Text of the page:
With the season just around the corner, the staff at Sons of Sam Horn is taking a look at the Boston Red Sox’ division rivals. The Toronto Blue Jays are next, and the 2016 AL East Division Champions lost their ace, but retained the slugging core that powered them to the playoffs. Jimmy Wulf examines their chances at repeating in one of the tougher divisions in MLB.
|Wins||Losses||Winning %||Games Back||Home||Road|
|Josh Donaldson||158 GP||23 2B||41 HR||.297/.371/.568||155 OPS+|
|Jose Bautista||153 GP||29 2B||40 HR||.250/.377/.536||149 OPS+|
|Edwin Encarnacion||146 GP||31 2B||39 HR||.277/.372/.557||153 OPS+|
|R.A. Dickey||214.1 IP||126 K||3.91 ERA||1.194 WHIP||101 ERA+|
|Mark Buehrle||198.2 IP||91 K||3.81 ERA||1.243 WHIP||104 ERA+|
|Marco Estrada||181 IP||131 K||3.13 ERA||1.044 WHIP||126 ERA+|
Third, fifth, fourth, fifth, third, third, third, third, third, third, fifth, third, second, third, fourth, fourth, fourth, fourth, fourth, fifth, third.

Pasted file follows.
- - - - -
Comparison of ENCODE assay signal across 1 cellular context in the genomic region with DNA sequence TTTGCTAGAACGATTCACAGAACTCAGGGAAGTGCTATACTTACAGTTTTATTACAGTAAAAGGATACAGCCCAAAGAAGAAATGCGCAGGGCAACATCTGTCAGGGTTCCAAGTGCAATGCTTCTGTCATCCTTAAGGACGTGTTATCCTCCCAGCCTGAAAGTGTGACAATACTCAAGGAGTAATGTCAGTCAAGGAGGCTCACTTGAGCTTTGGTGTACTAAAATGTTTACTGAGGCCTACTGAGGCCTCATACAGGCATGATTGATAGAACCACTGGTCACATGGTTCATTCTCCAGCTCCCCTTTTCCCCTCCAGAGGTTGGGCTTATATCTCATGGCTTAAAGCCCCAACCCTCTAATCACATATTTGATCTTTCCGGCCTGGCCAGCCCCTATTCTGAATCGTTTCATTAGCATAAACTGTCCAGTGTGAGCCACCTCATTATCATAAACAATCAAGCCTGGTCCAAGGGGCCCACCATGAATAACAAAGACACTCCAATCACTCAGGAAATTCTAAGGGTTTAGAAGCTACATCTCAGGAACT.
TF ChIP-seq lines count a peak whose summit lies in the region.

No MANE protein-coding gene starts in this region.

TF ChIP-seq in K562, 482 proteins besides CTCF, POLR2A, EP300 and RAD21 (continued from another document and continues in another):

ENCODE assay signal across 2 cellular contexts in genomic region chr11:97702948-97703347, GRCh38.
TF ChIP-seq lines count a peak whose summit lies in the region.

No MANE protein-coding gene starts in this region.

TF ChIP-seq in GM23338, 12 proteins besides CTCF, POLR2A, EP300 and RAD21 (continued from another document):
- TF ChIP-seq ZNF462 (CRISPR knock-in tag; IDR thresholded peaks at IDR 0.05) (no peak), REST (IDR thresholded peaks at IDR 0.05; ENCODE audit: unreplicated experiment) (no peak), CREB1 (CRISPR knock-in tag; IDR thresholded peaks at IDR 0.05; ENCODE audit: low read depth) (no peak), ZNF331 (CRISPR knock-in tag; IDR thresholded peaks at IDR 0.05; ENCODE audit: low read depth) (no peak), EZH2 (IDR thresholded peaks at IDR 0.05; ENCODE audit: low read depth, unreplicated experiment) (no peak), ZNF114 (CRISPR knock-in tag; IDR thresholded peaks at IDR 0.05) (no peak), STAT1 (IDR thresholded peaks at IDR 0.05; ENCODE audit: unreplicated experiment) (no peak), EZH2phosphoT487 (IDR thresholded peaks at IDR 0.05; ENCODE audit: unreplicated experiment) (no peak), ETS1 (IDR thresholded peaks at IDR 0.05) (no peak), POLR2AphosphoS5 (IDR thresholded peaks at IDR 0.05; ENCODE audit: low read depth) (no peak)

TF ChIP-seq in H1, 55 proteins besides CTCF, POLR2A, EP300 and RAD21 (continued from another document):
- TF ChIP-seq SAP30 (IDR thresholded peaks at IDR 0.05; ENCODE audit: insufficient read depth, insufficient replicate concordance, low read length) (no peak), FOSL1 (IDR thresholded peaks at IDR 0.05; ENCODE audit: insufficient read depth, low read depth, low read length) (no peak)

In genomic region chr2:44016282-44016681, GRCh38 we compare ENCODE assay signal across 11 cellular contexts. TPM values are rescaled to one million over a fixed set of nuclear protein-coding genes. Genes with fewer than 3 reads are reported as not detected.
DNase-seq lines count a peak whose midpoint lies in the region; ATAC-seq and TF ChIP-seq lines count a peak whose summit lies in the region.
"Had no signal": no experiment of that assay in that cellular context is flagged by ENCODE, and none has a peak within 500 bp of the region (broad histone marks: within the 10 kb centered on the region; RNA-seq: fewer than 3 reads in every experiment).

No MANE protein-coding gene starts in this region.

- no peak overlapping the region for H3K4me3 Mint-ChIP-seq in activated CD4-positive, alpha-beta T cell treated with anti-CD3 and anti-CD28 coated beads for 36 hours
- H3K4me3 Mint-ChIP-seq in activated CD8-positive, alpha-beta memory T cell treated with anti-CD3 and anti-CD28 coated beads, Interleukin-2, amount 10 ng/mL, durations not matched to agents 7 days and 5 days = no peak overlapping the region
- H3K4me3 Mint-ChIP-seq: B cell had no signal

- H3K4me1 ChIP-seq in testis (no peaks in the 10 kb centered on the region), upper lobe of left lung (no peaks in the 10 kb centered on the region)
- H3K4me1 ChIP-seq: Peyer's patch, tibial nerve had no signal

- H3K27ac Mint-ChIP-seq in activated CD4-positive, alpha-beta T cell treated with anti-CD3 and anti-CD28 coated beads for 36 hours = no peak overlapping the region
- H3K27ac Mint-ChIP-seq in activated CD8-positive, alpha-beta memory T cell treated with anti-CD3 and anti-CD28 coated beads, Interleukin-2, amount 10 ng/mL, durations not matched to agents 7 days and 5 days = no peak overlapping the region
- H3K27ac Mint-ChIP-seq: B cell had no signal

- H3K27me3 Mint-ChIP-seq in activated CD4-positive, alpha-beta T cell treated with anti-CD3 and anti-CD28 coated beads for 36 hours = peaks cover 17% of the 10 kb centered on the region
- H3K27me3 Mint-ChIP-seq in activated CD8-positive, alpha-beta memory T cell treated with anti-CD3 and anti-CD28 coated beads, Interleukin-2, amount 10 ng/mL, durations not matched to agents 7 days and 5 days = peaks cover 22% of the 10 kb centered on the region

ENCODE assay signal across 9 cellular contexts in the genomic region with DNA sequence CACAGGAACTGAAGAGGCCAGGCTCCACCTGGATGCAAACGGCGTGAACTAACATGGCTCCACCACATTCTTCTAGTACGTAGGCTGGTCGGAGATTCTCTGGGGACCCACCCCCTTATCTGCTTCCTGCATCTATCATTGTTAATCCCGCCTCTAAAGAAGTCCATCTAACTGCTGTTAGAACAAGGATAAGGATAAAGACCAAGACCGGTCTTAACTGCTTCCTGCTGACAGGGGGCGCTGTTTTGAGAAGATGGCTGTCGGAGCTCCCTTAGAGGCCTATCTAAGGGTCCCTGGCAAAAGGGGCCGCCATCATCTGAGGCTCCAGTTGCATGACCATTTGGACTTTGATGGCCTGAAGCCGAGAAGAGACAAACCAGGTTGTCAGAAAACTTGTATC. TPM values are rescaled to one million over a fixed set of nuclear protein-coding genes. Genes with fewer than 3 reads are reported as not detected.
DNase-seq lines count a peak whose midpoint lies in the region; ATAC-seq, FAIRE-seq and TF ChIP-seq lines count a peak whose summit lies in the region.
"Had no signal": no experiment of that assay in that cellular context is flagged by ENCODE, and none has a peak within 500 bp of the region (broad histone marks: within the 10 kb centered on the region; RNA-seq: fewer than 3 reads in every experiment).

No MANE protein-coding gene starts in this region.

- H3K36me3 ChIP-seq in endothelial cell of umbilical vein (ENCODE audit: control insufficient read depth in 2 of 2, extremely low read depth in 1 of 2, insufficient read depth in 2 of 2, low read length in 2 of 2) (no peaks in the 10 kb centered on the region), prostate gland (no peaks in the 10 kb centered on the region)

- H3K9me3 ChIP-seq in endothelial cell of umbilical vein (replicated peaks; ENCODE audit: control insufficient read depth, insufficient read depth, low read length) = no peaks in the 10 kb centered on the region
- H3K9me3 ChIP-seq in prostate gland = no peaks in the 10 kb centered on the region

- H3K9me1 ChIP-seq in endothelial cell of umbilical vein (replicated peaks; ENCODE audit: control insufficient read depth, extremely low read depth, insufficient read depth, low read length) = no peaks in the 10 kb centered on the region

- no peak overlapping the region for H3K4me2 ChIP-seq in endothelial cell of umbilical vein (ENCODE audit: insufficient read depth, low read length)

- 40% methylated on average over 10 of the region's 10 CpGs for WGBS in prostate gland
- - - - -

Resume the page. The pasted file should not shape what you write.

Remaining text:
Those are the finishing places in the AL East standings for the Toronto Blue Jays in the 21 seasons since MLB expanded into the three-division format in 1994. Even that lonely second-place finish is a mirage of faint success, ending 2006 a full ten games behind the division-champ Yankees and eight games out of the wild card. A Canadian born while Joe Carter was leading Toronto to back-to-back World Series titles in ’92 and ’93 has been buying alcohol legally for six years (depending on the province) and may have even graduated college, but had never seen the Blue Jays in the playoffs. They always seemed to have a talented lineup that could never stay healthy or fire on all cylinders for long enough, or a perpetually rebuilding pitching staff with either youth or retreads that couldn’t quite hold down the back-end of the rotation well enough. Whether the players were Alex Gonzalez, Vernon Wells, Alex Rios, or Jose Bautista; Woody Williams or Brandon Morrow; this seemed to be the eternal story of the Blue Jays in baseball’s new economy.